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Tale of 1,010 FUN bourse tables

Yesterday I had a telephone conversation with Randy Campbell, president of the Florida United Numismatists.

He wanted to give me the confirmed bourse table count at last weekend’s FUN show.

The show is huge. It has been for years.

It is also getting bigger.

Randy said that by their count, there were 1,010 dealer tables.

One thousand tables!

Release of that number deserves a drum roll, or a musical fanfare or some other sort of introduction that lets the hearer know that something important is about to be announced.

Randy said this is the first 1,000-table show in FUN history.

I am not aware of another 1,000-table show by any organization in national numismatic history.

By the FUN methodology, an L-shaped corner table is counted as two.

However, the very large booths occupied by Heritage and other national firms are also counted as two tables even if they take as many as 18.

Since many dealers share tables, the table count is just a beginning point to determine what sort of commercial base the show has.

Congratulations are in order. I offer them here.

Attendance was at least 10,500 as counting of registrations was still going on.

Randy hoped that the figure would be 11,000 when all was said and done.

One technique that helps boost numbers is FUN gives member clubs $25 a head to those that charter a bus and come.

This is capped at 40, or $1,000. It is creative thinking.

FUN is a first-rate volunteer organization and Randy told me how much he appreciated working with people who were willing to donate their time to put on the show.

He recalled the old days when board members were expected to absorb the cost of being at the show as well as doing all the work.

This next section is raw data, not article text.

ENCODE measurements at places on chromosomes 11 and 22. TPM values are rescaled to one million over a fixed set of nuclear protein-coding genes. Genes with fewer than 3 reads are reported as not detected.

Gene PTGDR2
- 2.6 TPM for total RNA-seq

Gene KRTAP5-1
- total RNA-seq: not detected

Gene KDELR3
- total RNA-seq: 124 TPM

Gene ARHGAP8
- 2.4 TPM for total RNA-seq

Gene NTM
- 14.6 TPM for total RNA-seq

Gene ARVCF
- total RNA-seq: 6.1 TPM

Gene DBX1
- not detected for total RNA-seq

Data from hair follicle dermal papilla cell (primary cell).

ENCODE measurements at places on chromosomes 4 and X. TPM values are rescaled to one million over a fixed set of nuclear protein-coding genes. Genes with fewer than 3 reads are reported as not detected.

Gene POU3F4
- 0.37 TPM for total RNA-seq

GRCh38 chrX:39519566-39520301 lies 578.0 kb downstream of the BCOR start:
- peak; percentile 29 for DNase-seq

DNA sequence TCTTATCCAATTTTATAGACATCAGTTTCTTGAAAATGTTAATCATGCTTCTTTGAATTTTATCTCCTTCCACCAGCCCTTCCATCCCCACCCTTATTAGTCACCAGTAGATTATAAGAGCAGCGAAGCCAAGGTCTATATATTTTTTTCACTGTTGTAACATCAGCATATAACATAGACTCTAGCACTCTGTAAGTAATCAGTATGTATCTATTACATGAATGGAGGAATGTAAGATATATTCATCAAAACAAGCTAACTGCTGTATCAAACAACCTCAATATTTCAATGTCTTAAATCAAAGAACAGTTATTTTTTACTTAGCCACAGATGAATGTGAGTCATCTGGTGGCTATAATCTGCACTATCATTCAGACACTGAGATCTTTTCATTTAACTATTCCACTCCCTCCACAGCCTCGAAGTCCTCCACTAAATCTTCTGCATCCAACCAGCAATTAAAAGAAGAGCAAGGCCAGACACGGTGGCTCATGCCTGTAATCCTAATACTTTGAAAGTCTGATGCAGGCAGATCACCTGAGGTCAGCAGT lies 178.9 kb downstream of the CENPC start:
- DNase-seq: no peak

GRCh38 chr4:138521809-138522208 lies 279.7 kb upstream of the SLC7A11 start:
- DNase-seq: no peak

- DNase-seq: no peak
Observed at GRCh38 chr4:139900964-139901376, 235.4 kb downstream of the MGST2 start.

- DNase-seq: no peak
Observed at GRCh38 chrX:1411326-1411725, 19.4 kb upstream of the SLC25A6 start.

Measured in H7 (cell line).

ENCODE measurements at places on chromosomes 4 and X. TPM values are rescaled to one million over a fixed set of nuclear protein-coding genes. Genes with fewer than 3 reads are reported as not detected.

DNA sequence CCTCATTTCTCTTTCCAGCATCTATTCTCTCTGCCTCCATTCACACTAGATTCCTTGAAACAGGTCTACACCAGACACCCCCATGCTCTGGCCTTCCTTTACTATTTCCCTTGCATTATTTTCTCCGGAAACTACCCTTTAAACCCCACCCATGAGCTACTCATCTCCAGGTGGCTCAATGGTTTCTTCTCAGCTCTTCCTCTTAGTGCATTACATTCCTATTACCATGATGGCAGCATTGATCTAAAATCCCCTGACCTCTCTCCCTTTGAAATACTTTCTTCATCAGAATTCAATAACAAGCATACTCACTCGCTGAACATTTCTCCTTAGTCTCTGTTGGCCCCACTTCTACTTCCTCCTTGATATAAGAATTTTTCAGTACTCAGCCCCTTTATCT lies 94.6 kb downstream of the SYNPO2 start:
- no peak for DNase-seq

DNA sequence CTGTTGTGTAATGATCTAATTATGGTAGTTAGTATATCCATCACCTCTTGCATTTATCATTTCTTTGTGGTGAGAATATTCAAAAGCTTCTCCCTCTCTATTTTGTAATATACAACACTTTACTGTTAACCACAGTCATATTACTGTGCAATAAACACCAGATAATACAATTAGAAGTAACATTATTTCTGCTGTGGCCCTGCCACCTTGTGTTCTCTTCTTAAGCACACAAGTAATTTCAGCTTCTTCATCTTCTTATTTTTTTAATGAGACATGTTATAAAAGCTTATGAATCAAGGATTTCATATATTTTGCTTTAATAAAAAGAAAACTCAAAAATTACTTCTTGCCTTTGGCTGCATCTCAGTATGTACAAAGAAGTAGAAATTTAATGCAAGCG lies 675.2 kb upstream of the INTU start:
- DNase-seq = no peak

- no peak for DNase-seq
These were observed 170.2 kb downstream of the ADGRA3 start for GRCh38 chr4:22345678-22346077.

Now volunteers are reimbursed for rooms, meals and mileage.

FUN has one paid employee.

I did not ask for confirmation of identity, but if that one employee is not Cindy Wibker, the ace bourse chairperson, I will eat my hat.

Anyone who wants to learn how to stage a coin show should pay a visit to FUN and talk to the FUN show veterans who do an incredible job year after year.

To be able to share in their enthusiasm in early January is to start the year right. I was fortunate to be able to attend the Tampa event.

Randy and I conversed also about the 2017 show in Fort Lauderdale as well as a return to Orlando in 2019.

It seems a little early to even think about it, but that’s the job of the FUN president, to look ahead.

Buzz blogger Dave Harper has twice won the Numismatic Literary Guild Award for Best Blog and is editor of the weekly newspaper “Numismatic News.”

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2 Responses to Tale of 1,010 FUN bourse tables

  1. Hi! Hope every one is recovering from the show! Someday I hoe to go to one,anyone. Physically iam not able to travel long distance. But that doesn’t stop me from hearing about all the stories that come from a show that big. Can see the row’s of table’s and miles of coins. All the people enjoying the coin’s token’s and sometimes getting a good deal. It’s not just the show but the people. The contact’s you make the new friend’s one meet’s. I guess I’m just a little jealous not much! I’m kidding someday I’ll be there,any where any show. Well I hope you all had a good time. I know you came home with some money in your pockets! By for now Mike

  2. VKurtB says:

    Not that it compares with a FUN show on sheer size, it can’t because of its locale, but the New York International Numismatic Convention, aka the NYINC, at the Waldorf-Astoria on the same weekend was ALSO, by any conceivable measure, a rousing success. This show, limited to ancient and world material (the rules prevent showing any U.S. material newer than 200 years old). Reportedly the Triton XIX sale by Classical Numismatics exceeded all estimates, and I can attest personally that the lots in the Stacks-Bowers-Pontiero sale mostly exceeded the catalog estimates significantly. The world market seems stout. Even the lower end bourse material seemed to be moving well.

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